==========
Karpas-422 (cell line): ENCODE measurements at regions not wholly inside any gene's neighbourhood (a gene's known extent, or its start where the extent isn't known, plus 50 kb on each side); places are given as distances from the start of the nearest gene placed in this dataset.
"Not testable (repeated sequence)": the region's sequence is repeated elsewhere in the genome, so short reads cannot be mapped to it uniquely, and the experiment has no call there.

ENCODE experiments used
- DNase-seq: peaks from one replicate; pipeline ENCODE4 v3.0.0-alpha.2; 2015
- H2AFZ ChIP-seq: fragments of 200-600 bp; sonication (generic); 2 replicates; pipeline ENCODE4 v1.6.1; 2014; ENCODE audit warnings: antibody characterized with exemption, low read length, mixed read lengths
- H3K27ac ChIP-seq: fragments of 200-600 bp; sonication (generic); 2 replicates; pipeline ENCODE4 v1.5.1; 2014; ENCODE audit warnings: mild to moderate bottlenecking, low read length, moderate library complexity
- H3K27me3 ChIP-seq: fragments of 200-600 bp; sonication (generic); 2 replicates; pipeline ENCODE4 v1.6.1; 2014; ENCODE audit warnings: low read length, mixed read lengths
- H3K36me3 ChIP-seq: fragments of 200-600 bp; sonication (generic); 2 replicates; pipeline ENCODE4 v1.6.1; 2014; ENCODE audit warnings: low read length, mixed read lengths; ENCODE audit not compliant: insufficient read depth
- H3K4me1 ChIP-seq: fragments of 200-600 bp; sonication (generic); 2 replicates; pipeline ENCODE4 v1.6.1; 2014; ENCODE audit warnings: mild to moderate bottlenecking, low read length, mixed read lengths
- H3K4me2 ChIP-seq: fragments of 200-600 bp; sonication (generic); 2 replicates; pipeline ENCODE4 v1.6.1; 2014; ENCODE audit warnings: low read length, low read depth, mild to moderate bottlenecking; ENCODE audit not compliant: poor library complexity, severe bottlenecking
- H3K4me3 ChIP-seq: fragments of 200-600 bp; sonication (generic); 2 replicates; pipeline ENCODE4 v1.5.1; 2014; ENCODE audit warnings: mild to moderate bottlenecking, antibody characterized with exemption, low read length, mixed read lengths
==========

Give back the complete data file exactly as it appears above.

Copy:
Karpas-422 (cell line): ENCODE measurements at regions not wholly inside any gene's neighbourhood (a gene's known extent, or its start where the extent isn't known, plus 50 kb on each side); places are given as distances from the start of the nearest gene placed in this dataset.
"Not testable (repeated sequence)": the region's sequence is repeated elsewhere in the genome, so short reads cannot be mapped to it uniquely, and the experiment has no call there.

ENCODE experiments used
- DNase-seq: peaks from one replicate; pipeline ENCODE4 v3.0.0-alpha.2; 2015
- H2AFZ ChIP-seq: fragments of 200-600 bp; sonication (generic); 2 replicates; pipeline ENCODE4 v1.6.1; 2014; ENCODE audit warnings: antibody characterized with exemption, low read length, mixed read lengths
- H3K27ac ChIP-seq: fragments of 200-600 bp; sonication (generic); 2 replicates; pipeline ENCODE4 v1.5.1; 2014; ENCODE audit warnings: mild to moderate bottlenecking, low read length, moderate library complexity
- H3K27me3 ChIP-seq: fragments of 200-600 bp; sonication (generic); 2 replicates; pipeline ENCODE4 v1.6.1; 2014; ENCODE audit warnings: low read length, mixed read lengths
- H3K36me3 ChIP-seq: fragments of 200-600 bp; sonication (generic); 2 replicates; pipeline ENCODE4 v1.6.1; 2014; ENCODE audit warnings: low read length, mixed read lengths; ENCODE audit not compliant: insufficient read depth
- H3K4me1 ChIP-seq: fragments of 200-600 bp; sonication (generic); 2 replicates; pipeline ENCODE4 v1.6.1; 2014; ENCODE audit warnings: mild to moderate bottlenecking, low read length, mixed read lengths
- H3K4me2 ChIP-seq: fragments of 200-600 bp; sonication (generic); 2 replicates; pipeline ENCODE4 v1.6.1; 2014; ENCODE audit warnings: low read length, low read depth, mild to moderate bottlenecking; ENCODE audit not compliant: poor library complexity, severe bottlenecking
- H3K4me3 ChIP-seq: fragments of 200-600 bp; sonication (generic); 2 replicates; pipeline ENCODE4 v1.5.1; 2014; ENCODE audit warnings: mild to moderate bottlenecking, antibody characterized with exemption, low read length, mixed read lengths